Background: A “safe” hospitalist workload – that is, the point at which caring for too many patients leads to poorer outcomes for each individual patient – has not been defined. We sought to understand whether the workload of a resident-run inpatient team, measured by number of orders entered into the electronic medical record, was associated with adherence to two quality metrics: completion of a high-quality after visit summary (AVS) at discharge (Figure 1), and completion of timely discharge summary. We hypothesized that as workload increased, completion rate of these metrics would decline.
Methods: In this retrospective observational study, we identified all admissions to the general medicine teaching service at UCSF Medical Center between May 1, 2015 and September 30, 2016, and determined which specific team each patient was on. Based on data collected for quality improvement purposes, we identified whether each patient received a high-quality AVS on discharge and whether a discharge summary was completed within 24 hours of discharge. Our proxy measure of clinical workload was the total number of orders entered by a given medical team both on day of discharge and the day prior to discharge. Based on order volume, we calculated the odds that a patient discharged on a given day would receive a high-quality AVS and a timely discharge summary, adjusting for the mean 3M APR-DRG Severity of Illness (obtained from billing data) of patients cared for by the team.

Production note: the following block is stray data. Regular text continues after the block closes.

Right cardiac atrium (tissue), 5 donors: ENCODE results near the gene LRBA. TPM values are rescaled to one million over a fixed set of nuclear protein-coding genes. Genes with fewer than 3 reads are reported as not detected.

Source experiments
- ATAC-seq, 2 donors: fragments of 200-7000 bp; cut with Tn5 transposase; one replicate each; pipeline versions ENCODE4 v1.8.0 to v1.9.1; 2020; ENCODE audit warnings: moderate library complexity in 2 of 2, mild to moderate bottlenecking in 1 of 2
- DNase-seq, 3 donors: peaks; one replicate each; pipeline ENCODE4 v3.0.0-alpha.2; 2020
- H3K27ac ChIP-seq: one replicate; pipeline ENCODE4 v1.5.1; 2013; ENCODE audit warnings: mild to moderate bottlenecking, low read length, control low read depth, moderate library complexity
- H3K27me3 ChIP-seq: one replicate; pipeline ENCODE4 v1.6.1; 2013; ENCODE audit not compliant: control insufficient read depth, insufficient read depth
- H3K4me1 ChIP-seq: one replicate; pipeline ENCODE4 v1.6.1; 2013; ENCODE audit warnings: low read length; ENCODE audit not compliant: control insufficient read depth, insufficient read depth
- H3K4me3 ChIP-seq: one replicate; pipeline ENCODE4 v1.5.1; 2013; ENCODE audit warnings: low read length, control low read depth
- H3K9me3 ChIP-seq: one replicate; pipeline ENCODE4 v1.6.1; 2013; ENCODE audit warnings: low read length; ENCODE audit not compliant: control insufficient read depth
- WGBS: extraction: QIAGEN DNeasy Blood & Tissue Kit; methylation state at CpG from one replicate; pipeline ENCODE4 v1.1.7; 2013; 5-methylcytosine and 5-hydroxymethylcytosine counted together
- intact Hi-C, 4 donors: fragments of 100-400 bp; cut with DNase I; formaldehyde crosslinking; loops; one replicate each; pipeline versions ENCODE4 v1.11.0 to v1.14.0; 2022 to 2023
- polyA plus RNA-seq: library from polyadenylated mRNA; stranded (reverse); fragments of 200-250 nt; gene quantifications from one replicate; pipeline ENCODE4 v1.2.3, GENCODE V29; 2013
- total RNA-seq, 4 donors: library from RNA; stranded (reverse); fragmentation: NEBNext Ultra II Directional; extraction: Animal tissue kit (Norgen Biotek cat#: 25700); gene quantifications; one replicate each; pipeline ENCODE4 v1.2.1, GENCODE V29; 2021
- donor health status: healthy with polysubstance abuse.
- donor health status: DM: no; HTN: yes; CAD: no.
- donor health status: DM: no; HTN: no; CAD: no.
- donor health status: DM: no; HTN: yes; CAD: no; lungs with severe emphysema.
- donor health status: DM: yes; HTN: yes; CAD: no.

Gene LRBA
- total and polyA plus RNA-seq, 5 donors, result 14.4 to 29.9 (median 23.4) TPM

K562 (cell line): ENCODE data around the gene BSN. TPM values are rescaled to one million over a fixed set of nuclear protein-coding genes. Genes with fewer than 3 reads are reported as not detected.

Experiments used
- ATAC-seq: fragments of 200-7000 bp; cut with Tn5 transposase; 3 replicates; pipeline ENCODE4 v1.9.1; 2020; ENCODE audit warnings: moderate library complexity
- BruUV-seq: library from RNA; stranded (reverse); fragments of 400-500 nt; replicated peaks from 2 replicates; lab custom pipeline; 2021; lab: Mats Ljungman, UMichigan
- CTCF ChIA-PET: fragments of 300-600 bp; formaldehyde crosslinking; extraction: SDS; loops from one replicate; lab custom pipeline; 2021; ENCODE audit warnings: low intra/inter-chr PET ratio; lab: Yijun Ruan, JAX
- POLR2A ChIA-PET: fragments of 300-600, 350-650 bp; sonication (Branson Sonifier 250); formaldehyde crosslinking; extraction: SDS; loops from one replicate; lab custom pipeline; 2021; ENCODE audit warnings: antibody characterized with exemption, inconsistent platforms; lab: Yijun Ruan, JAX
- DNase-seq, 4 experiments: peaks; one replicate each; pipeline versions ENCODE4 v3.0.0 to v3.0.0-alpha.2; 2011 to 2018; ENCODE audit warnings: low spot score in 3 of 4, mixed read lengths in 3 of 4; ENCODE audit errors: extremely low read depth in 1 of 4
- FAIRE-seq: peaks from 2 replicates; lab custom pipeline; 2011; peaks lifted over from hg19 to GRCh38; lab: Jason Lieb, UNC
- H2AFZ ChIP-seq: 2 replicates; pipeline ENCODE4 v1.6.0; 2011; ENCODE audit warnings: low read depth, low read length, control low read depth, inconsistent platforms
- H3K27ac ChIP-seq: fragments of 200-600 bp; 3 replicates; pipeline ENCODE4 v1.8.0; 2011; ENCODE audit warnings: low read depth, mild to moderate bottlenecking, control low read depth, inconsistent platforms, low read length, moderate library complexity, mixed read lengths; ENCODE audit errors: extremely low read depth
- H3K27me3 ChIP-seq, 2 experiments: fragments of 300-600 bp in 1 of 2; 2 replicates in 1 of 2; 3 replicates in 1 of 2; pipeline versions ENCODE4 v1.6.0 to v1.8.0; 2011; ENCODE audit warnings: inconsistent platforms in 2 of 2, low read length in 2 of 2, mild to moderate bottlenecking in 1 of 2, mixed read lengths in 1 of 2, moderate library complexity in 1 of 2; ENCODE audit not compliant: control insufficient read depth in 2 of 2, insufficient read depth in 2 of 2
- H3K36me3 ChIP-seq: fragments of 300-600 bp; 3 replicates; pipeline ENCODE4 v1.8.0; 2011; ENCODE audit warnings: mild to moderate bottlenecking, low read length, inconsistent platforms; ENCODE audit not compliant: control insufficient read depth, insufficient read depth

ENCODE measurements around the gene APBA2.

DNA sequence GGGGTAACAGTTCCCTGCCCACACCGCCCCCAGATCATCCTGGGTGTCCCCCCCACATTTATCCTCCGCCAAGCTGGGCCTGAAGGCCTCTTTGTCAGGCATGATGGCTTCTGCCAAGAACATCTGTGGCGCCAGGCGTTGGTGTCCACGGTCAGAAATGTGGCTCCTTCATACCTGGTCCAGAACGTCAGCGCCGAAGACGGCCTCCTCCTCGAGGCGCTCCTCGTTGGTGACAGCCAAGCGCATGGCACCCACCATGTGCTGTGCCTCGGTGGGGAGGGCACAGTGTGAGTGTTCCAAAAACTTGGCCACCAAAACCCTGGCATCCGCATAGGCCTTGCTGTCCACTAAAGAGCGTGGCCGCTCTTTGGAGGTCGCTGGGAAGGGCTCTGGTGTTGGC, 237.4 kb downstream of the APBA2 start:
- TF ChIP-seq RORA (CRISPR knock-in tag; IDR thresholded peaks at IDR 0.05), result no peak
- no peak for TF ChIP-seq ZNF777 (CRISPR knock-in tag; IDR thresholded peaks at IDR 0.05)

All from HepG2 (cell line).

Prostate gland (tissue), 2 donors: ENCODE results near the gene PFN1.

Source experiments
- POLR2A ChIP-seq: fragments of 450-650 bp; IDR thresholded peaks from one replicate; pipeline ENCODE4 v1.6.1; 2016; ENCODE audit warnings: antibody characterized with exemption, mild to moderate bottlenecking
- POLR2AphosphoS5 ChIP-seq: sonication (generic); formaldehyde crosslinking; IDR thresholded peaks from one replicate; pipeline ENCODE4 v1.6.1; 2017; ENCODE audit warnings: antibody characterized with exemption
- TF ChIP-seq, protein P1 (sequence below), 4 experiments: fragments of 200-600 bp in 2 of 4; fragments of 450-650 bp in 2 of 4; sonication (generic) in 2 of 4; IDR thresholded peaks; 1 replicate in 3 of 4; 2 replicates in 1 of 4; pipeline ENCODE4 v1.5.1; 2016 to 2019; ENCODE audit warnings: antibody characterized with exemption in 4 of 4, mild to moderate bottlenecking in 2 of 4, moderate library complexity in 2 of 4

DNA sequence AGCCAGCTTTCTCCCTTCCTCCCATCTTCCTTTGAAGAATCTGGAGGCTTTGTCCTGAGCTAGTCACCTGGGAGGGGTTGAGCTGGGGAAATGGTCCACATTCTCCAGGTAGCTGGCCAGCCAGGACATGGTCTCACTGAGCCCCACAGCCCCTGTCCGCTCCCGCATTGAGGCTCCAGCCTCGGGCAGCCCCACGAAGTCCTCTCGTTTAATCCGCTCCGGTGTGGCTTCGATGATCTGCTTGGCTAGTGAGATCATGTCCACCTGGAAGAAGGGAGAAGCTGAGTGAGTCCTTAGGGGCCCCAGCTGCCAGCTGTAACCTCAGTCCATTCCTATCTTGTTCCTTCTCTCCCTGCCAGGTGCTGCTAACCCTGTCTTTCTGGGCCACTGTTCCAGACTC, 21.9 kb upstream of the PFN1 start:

Results: We identified 5,829 patients cared for by 8 different resident teams. The median number of orders per team per day was 343 (IQR 261, 446). Of the 5,829 patients discharged during the study period, 4,181 (71.7%) received a high quality AVS on discharge. Of the 4,277 patients for which discharge summary status was available, 3,856 (91.2%) had a discharge summary completed within 24 hours. After controlling for 3M APR-DRG Severity of Illness, there was no statistically significant association between total orders placed by the team on a patient’s day of discharge and odds of receiving a high quality AVS (OR 0.96, 95% CI 0.92, 1.01) or receiving a timely discharge summary (OR 0.95 95% CI 0.88, 1.02), nor was there a statistically significant association between team orders placed the day prior to a patient’s discharge and odds of receiving a high quality AVS (OR 0.97, 95% CI 0.93 – 1.02). However, patients were 12% less likely to receive a timely discharge summary for every 100 extra orders the team placed on the day prior to discharge (OR 0.88, 95% CI 0.82, 0.95).
Conclusions: The lack of association between team workload and the likelihood that a patient would receive a high-quality AVS suggests that adherence to this quality metric is independent of workload, possibly because it is targeted by quality improvement initiatives at UCSF and therefore prioritized by residents. The finding that patients were less likely to receive a timely discharge summary when workload was high prior to day of discharge indicates that with higher workload, adherence with some quality metrics may decline.
To cite this abstract:Van Groningen, N; Fang, MC; Najafi, N; Khanna, R; Rajkomar, AR; Prasad, P . DOES INCREASED CLINICAL WORKLOAD LEAD TO POORER PERFORMANCE ON QUALITY IMPROVEMENT INDICATORS?. Abstract published at Hospital Medicine 2017, May 1-4, 2017; Las Vegas, Nev. Abstract 223. Journal of Hospital Medicine. 2017; 12 (suppl 2). https://www.shmabstracts.com/abstract/does-increased-clinical-workload-lead-to-poorer-performance-on-quality-improvement-indicators/. Accessed January 20, 2020.